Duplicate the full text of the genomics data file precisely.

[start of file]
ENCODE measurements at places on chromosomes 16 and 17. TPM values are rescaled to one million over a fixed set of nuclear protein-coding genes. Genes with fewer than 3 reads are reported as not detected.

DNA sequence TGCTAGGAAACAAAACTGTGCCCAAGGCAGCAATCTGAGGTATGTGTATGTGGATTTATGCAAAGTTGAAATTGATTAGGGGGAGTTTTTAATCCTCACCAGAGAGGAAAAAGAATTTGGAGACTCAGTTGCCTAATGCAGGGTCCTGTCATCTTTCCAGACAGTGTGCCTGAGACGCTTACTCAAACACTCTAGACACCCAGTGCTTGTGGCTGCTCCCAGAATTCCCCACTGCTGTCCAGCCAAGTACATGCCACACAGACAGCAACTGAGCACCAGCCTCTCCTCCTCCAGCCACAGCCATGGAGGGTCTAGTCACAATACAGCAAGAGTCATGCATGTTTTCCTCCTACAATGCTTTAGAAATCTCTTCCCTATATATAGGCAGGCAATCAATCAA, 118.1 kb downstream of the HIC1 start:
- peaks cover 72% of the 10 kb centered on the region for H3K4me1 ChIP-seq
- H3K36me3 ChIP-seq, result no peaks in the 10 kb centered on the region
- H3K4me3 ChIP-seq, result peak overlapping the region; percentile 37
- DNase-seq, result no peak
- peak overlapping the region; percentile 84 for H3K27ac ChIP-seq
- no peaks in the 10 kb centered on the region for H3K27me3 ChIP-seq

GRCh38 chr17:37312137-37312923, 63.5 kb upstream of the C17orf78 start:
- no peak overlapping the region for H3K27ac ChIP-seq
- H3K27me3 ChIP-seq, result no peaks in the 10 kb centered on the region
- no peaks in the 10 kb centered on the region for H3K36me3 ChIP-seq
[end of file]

ENCODE measurements at places on chromosomes 16 and 17. TPM values are rescaled to one million over a fixed set of nuclear protein-coding genes. Genes with fewer than 3 reads are reported as not detected.

DNA sequence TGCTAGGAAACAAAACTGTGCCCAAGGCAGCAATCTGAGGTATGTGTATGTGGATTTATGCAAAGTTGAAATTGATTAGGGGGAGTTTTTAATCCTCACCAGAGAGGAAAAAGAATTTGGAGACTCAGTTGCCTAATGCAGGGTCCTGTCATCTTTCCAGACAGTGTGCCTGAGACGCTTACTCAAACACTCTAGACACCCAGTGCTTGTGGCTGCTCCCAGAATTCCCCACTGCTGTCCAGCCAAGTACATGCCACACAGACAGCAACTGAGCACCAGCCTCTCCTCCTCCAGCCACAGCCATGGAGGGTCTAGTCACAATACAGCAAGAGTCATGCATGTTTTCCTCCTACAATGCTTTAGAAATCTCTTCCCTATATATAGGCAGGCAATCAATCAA, 118.1 kb downstream of the HIC1 start:
- peaks cover 72% of the 10 kb centered on the region for H3K4me1 ChIP-seq
- H3K36me3 ChIP-seq, result no peaks in the 10 kb centered on the region
- H3K4me3 ChIP-seq, result peak overlapping the region; percentile 37
- DNase-seq, result no peak
- peak overlapping the region; percentile 84 for H3K27ac ChIP-seq
- no peaks in the 10 kb centered on the region for H3K27me3 ChIP-seq

GRCh38 chr17:37312137-37312923, 63.5 kb upstream of the C17orf78 start:
- no peak overlapping the region for H3K27ac ChIP-seq
- H3K27me3 ChIP-seq, result no peaks in the 10 kb centered on the region
- no peaks in the 10 kb centered on the region for H3K36me3 ChIP-seq